Reflexes and sensory capabilities are important for appropriate behavioral response (Crawley 1999) (Table 1). Reflexes assess different and, in some cases, individual neural subsystems. Postural and righting reflexes are mediated by the visual system, the vestibular system, surface body senses and proprioceptive senses. Recognition of abnormalities in a particular sensory system requires some expertise (Pellis 1996). For example, when placed on a smooth surface, animals typically rotate toward the side of injury; in contrast, when placed on a rough surface, they tend to prefer rotation in a direction contralateral to the injury.

Table 1.  Tests commonly used to measure reflexes and sensory function
TestMeasurementCommentsReferences
Sensory responsivenessMeasures response to auditory, olfactory, somatosensory, taste, vestibular and visual stimuliTypically assessed by approach behavior that, however, could be of short duration.Crawley (1999); Heale et al. (1996);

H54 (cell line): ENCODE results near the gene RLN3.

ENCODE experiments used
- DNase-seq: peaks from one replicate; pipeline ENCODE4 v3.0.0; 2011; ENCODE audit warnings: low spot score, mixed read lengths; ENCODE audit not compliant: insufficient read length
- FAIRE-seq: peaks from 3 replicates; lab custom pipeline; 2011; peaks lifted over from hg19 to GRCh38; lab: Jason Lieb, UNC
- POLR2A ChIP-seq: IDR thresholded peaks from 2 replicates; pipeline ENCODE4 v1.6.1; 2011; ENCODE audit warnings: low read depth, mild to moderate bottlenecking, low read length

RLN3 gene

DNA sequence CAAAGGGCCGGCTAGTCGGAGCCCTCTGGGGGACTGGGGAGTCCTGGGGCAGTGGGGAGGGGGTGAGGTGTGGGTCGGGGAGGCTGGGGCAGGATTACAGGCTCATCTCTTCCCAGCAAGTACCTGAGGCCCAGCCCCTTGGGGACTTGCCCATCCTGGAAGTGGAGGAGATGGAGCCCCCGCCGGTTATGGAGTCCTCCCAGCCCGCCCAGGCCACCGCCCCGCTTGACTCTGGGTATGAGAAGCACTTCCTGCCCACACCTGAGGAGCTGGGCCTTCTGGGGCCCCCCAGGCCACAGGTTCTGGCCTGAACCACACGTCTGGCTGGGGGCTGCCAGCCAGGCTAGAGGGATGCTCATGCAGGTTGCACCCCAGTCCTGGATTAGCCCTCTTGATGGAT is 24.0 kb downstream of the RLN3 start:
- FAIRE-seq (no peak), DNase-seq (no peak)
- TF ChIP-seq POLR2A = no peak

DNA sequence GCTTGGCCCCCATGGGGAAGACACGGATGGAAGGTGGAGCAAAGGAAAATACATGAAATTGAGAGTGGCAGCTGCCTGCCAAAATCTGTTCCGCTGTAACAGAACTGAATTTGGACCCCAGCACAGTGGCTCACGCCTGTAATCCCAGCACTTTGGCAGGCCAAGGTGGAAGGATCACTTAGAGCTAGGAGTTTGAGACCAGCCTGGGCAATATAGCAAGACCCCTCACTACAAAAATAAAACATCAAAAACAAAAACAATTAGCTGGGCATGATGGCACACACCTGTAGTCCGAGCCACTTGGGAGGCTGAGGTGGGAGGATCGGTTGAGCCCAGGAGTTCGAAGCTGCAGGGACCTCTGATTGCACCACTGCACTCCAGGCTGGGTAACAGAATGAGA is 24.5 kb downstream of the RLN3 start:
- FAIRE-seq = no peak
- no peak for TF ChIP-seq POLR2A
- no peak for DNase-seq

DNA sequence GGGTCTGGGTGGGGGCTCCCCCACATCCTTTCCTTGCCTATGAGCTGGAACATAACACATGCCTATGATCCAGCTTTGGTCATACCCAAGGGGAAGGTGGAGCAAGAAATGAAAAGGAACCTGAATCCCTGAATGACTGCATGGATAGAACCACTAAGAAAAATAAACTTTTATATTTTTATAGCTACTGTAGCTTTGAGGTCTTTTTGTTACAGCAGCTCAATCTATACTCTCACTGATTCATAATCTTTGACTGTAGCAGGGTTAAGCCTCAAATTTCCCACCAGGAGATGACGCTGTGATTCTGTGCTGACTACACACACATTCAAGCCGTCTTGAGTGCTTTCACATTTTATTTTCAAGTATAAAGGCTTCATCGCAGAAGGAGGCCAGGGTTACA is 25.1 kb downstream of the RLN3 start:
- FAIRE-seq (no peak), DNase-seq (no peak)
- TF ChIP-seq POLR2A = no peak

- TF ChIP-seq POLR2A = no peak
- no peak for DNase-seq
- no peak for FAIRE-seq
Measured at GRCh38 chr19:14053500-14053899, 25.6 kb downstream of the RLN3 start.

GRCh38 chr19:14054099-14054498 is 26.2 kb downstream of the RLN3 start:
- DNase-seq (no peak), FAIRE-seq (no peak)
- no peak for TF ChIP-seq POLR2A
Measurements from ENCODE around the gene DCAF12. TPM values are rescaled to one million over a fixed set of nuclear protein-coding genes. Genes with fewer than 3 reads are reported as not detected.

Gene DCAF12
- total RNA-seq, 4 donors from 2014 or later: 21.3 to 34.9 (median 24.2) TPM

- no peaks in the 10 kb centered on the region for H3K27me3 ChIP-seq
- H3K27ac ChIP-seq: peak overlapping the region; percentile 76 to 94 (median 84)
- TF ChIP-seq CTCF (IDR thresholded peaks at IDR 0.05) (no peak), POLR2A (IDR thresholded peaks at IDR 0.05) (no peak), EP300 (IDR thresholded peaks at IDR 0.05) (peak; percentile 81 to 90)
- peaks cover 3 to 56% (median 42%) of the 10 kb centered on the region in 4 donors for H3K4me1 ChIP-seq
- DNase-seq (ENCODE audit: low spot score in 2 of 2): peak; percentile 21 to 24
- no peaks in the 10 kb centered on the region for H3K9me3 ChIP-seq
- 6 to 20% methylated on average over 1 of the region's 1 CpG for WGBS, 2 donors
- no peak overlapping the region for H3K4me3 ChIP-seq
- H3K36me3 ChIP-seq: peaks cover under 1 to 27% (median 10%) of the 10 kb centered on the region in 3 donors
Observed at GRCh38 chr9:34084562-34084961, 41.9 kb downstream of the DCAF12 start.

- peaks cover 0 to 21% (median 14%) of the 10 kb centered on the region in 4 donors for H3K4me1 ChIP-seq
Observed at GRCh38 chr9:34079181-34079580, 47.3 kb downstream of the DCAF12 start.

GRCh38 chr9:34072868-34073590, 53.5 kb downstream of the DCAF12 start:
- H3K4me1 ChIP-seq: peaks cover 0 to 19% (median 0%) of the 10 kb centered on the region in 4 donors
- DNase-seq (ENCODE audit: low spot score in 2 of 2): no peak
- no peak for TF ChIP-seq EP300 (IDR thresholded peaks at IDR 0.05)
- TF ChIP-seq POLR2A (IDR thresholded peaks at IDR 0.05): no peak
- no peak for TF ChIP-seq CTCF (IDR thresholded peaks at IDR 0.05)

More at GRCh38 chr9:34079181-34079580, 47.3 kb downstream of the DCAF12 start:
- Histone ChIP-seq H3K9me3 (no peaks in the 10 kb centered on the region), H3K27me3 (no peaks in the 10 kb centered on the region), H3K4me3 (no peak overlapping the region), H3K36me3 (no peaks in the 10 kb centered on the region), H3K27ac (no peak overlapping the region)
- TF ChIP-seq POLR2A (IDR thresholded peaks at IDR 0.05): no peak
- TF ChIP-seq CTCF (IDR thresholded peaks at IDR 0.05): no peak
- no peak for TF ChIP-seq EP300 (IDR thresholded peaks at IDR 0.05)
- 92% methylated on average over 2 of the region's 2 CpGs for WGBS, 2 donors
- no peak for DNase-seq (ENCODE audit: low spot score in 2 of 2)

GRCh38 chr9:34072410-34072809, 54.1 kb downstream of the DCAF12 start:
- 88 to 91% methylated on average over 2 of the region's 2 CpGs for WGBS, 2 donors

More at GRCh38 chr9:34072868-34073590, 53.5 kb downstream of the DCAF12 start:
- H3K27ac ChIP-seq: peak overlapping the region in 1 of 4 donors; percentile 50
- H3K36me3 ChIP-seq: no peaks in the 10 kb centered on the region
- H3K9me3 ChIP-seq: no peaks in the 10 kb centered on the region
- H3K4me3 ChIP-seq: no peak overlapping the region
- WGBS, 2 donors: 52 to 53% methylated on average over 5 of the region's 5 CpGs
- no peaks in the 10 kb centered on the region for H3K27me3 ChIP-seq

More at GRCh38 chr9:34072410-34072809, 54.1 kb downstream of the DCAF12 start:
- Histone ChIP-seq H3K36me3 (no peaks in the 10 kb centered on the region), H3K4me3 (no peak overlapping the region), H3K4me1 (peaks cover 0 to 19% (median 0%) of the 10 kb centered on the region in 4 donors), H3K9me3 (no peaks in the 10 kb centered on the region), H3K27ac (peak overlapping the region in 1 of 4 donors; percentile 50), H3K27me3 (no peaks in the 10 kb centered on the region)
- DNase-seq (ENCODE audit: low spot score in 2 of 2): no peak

Sensory-evoked brain potentials provide a more reliable measure.Schallert and Whishaw (1984)
Postural and righting reflexesMediated by the visual system, the vestibular system, surface body senses and proprioceptive sensesSupporting, righting, placing, hopping reactions are used to maintain a quadrupetal posture. When placed on side or back or dropped in a supine or prone position, adjustments are made to regain a quadrupetal position.Cenci et al. (2002); Crawley (1999); Pellis (1996)
Nociception (hot plate, tail flick)Subject is placed on a warm surface, and latency to lift or lick a paw is recorded.Training of animals not required. Some equipment necessary.Walker et al. (1999); Wilson and Mogil (2001)
Alternatively, the time is measured that an animal requires for moving the tail in response to mechanical or thermal stimulus.Skin temperature or core temperature could affect the results.
May not be suitable for repeated testing.
 
Acoustic startle response and prepulse inhibitionThe magnitude of the reflexive response (muscles contraction) to a loud auditory stimulus is measured.Requires sophisticated equipment to present stimuli and record responses.Koch (1999); Swerdlow et al. (2000);